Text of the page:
Nagle Lecture Series

2024 Nagle Lecture

Easy, Hard, and Impossible: The Limits of Computation 

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About the Event

Every day we ask computers to solve problems for us – to find the fastest route across town, the shape a protein folds into, or a proof for an unsolved mathematical question. For all these problems, the space of possible solutions is vast. Why is that for some problems, we can quickly zoom in on the solution, while for others it's like looking for a needle in a haystack? What it is about the structure of a problem that makes it easy, or hard, or even impossible to solve? Moore will draw analogies between computation and evolution and take us from the simple puzzles to the heights of universal computation, Turing's halting problem, and the nature of mathematical truth and creativity. 

Date & Time

Thursday, April 18, 2024   


First Floor, Main Auditorium  
USF Research Park Innovation Building
Southeast Building 
3814 Spectrum Blvd. 
Tampa, FL 33612 


This event is free and open to the public. Registration is encouraged but not required.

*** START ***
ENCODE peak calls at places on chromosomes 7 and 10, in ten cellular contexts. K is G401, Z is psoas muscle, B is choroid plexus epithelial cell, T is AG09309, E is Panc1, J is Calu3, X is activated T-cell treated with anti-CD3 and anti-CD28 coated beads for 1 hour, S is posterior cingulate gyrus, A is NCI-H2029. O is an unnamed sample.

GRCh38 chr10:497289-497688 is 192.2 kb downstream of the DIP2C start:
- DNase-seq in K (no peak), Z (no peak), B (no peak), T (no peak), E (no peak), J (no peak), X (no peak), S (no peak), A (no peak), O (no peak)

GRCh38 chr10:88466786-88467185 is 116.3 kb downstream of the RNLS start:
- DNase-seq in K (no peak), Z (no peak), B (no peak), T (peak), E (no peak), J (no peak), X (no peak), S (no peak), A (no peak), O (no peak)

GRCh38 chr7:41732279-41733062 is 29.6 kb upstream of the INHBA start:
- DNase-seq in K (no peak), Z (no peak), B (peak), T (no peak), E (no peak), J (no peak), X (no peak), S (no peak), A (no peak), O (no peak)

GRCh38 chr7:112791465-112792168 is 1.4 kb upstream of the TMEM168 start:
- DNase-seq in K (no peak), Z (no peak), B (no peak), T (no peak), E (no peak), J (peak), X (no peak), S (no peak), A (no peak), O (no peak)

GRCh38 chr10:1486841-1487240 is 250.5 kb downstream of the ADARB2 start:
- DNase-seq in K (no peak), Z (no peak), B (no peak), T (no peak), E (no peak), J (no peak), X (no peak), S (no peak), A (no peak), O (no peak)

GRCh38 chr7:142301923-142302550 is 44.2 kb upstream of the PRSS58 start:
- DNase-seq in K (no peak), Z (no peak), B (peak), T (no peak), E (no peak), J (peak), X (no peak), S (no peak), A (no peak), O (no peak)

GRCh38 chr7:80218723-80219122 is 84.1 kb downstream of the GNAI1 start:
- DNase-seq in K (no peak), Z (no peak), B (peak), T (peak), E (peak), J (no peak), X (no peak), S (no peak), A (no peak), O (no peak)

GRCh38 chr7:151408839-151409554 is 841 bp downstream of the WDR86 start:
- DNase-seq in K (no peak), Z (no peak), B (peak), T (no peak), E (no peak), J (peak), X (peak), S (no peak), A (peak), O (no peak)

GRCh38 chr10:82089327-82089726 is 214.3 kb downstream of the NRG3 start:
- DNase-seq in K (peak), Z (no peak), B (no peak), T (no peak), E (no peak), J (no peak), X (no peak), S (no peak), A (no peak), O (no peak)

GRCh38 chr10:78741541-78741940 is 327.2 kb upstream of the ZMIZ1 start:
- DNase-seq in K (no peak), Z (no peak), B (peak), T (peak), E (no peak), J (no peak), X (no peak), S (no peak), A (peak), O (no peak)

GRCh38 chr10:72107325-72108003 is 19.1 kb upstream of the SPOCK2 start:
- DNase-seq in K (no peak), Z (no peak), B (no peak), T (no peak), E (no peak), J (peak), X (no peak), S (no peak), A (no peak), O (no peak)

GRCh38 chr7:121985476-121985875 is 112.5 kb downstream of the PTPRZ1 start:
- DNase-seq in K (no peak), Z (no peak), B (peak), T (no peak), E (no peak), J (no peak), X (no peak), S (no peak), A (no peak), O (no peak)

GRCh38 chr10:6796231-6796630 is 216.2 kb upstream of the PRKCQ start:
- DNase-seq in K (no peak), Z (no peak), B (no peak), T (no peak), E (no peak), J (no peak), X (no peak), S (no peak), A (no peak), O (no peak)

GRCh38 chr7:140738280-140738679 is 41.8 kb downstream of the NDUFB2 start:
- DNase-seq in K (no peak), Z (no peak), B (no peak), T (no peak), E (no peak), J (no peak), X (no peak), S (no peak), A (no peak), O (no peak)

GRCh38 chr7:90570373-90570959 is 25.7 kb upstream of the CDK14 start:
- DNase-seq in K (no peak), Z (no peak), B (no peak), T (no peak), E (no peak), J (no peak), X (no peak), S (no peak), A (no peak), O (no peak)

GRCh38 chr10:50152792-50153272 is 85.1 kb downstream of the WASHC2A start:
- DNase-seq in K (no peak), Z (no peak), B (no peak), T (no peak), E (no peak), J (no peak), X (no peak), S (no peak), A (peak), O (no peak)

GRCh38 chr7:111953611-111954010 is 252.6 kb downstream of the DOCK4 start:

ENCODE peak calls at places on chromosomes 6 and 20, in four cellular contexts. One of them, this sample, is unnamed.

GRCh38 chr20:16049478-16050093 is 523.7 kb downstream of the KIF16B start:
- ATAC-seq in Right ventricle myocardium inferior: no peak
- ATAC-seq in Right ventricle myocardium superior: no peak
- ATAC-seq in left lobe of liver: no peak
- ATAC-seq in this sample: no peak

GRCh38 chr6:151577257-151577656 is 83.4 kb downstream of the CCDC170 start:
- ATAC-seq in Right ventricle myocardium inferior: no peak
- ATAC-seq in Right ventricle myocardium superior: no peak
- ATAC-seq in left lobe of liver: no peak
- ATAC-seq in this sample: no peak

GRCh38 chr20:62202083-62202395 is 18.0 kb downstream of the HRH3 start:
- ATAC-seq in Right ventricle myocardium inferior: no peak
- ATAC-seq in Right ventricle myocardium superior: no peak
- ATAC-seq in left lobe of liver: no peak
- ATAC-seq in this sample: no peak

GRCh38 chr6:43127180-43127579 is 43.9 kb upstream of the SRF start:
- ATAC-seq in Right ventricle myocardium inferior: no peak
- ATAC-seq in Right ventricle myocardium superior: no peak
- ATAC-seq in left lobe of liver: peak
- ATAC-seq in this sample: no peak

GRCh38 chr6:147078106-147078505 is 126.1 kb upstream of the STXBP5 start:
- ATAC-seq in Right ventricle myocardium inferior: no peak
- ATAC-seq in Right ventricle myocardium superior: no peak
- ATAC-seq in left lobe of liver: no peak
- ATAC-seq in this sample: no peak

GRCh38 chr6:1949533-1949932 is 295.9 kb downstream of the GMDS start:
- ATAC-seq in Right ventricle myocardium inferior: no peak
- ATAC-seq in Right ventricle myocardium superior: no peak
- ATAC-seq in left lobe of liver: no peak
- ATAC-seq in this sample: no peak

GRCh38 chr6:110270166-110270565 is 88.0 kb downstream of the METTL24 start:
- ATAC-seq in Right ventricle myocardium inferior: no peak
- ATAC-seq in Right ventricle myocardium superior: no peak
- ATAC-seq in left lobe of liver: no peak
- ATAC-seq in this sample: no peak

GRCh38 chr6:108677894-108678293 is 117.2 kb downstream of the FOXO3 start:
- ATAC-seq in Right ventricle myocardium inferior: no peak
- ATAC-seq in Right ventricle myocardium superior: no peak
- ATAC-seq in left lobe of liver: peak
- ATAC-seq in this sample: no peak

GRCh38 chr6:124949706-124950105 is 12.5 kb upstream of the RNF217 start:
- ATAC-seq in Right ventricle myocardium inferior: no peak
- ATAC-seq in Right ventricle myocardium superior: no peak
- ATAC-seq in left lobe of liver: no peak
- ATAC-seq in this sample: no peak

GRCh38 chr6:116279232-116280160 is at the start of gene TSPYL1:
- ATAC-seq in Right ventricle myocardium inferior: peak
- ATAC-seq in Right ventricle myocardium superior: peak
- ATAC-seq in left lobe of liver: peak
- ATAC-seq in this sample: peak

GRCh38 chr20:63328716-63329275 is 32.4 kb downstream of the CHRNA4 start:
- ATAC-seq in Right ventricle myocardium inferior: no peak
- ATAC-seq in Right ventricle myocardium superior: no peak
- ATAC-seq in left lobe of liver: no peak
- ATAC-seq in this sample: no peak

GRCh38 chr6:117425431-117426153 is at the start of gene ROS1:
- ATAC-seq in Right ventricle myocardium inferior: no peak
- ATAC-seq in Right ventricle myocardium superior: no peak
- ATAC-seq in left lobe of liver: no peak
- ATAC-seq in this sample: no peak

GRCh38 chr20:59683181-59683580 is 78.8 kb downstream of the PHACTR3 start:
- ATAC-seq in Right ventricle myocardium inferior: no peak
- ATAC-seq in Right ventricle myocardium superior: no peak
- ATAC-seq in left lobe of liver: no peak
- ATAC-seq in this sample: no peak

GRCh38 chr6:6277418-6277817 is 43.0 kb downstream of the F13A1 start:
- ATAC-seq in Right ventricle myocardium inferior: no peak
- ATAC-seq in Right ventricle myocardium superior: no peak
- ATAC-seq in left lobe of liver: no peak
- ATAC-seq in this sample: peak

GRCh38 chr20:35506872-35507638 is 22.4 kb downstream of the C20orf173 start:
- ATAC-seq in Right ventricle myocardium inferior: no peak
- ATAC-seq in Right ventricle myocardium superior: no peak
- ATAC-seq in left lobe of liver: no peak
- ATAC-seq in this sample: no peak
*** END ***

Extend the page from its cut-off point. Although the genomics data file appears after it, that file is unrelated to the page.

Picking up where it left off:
Cris Moore

Cris Moore, Santa Fe Institute 

Cristopher Moore received his B.A. in Physics, Mathematics, and Integrated Science from Northwestern University, and his Ph.D. in Physics from Cornell. From 2000 to 2012 he was a professor at the University of New Mexico, with joint appointments in Computer Science and Physics. Since 2012, Moore has been a resident professor at the Santa Fe Institute. He has also held visiting positions at the Niels Bohr Institute, École Normale Superieure, École Polytechnique, Université Paris 7, Northeastern University, the University of Michigan, and Microsoft Research. 

Moore has written over 160 papers at the boundary between mathematics, physics, and computer science, ranging from quantum computing, social networks, and phase transitions in NP-complete problems and Bayesian inference, to risk assessment in criminal justice. He is an elected Fellow of the American Physical Society, the American Mathematical Society, and the American Association for the Advancement of Science. With Stephan Mertens, he is the author of The Nature of Computation from Oxford University Press.  
‌Moore collaborated with the Santa Fe Symphony on an award-winning PBS documentary, The Majesty of Music and Mathematics, which has been broadcast widely. His non-technical writing on mathematics has appeared in Nautilus and The American Scholar. Most recently, he and his colleagues in the Interdisciplinary Working Group on Algorithmic Justice have analyzed risk assessment algorithms for accuracy and fairness and argued against the use of proprietary algorithms in housing and pretrial supervision. 


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